Find out more about the paper recently published by our member Binh Nguyen from the Department of Biological Sciences at Macquarie University by clicking here.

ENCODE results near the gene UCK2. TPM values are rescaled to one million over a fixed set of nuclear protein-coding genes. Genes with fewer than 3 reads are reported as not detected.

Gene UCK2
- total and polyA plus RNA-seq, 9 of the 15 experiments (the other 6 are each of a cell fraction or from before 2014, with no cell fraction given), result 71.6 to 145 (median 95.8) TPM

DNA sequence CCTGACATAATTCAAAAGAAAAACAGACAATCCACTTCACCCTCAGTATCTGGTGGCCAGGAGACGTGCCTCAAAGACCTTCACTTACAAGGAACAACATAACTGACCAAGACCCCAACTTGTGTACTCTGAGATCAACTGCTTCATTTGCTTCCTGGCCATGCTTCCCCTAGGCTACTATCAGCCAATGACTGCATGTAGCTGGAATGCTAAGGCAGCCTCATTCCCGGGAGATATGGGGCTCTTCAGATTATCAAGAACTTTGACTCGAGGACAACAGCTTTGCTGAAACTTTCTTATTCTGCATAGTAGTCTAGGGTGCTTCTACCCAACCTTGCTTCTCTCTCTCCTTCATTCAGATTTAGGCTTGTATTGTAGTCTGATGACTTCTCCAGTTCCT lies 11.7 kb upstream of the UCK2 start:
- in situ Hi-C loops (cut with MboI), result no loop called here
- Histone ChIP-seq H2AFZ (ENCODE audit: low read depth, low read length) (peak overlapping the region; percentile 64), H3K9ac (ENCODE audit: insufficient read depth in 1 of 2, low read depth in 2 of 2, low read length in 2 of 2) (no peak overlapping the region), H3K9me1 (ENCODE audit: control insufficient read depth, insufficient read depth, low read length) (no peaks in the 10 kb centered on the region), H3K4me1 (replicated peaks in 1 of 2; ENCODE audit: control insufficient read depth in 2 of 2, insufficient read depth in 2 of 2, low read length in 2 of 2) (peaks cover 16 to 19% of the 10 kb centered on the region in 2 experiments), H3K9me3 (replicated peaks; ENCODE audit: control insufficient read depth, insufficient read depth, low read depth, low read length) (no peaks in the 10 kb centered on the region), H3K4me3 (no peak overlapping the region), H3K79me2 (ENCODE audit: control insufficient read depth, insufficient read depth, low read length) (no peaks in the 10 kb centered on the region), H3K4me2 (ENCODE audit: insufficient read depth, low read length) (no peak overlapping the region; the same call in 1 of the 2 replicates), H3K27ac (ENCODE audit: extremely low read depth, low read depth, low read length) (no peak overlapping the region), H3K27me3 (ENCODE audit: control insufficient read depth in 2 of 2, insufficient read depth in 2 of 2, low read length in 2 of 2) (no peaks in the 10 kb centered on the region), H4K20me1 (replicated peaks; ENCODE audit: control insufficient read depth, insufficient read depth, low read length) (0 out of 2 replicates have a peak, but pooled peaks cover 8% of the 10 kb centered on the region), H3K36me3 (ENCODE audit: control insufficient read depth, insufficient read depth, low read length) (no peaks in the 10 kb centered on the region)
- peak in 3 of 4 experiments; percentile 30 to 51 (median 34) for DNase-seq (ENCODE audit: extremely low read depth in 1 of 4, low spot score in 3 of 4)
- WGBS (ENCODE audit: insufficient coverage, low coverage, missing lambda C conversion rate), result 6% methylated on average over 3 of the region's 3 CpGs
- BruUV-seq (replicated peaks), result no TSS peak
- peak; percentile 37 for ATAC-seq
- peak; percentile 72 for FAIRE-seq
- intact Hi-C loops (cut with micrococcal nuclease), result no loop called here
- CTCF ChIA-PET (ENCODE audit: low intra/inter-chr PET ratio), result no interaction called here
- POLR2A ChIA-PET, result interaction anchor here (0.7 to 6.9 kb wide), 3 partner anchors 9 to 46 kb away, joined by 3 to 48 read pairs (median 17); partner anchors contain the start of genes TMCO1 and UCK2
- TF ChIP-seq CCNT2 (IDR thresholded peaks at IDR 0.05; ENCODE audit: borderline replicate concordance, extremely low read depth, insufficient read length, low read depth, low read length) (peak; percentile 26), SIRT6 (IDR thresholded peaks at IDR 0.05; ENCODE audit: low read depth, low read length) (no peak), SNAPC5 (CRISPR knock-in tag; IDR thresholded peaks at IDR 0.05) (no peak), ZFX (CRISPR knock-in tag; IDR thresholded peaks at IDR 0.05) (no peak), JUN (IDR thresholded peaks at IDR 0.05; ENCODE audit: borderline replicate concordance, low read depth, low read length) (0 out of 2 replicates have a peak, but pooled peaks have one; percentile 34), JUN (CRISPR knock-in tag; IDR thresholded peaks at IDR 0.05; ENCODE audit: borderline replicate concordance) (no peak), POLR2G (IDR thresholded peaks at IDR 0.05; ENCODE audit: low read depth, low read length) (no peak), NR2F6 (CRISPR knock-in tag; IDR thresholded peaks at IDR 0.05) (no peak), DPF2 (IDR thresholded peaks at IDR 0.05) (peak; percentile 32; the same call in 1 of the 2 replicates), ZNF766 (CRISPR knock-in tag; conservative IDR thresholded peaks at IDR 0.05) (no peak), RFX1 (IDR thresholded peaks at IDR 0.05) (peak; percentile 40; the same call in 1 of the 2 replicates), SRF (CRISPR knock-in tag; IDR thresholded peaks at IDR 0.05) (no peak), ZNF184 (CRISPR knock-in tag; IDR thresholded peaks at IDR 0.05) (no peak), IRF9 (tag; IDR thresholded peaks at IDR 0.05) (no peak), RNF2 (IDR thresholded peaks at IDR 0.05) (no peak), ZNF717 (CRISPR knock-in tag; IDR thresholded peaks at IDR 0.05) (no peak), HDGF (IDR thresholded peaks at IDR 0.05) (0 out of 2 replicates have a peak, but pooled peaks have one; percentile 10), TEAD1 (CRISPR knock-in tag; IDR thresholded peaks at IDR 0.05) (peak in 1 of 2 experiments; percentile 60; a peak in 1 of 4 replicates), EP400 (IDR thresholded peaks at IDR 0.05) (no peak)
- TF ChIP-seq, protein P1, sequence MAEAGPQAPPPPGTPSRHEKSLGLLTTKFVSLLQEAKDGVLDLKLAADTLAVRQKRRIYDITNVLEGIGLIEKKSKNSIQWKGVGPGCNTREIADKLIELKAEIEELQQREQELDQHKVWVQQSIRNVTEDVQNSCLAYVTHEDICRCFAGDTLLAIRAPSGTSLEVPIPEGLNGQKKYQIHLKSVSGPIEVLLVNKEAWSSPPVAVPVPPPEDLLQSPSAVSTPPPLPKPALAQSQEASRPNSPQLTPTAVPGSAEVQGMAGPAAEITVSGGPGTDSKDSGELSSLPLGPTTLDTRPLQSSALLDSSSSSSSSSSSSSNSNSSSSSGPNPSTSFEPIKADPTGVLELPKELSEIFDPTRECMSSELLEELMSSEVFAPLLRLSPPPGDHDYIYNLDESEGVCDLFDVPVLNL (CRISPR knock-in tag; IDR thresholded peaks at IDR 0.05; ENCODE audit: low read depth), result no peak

The commensal microbiota is a key modulator of animal fitness, but little is known about the extent to which the parental microbiota influences fitness-related traits of future generations. We addressed this gap by manipulating the parental microbiota of a polyphagous fruit fly (Bactrocera tryoni) and measuring offspring developmental traits, body composition, and fecundity. We generated three parental microbiota treatments where parents had a microbiota that was non-manipulated (control), removed (axenic), or removed-and-reintroduced (reinoculation). We found that the percentage of egg hatching, of pupal production, and body weight of larvae and adult females were lower in offspring of axenic parents compared to that of non-axenic parents. The percentage of partially emerged adults was higher, and fecundity of adult females was lower in offspring of axenic parents relative to offspring of control and reinoculated parents. There was no significant effect of parental microbiota manipulation on offspring developmental time or lipid reserve. Our results reveal transgenerational effects of the parental commensal microbiota on different aspects of offspring life-history traits, thereby providing a better understanding of the long-lasting effects of host–microbe interactions.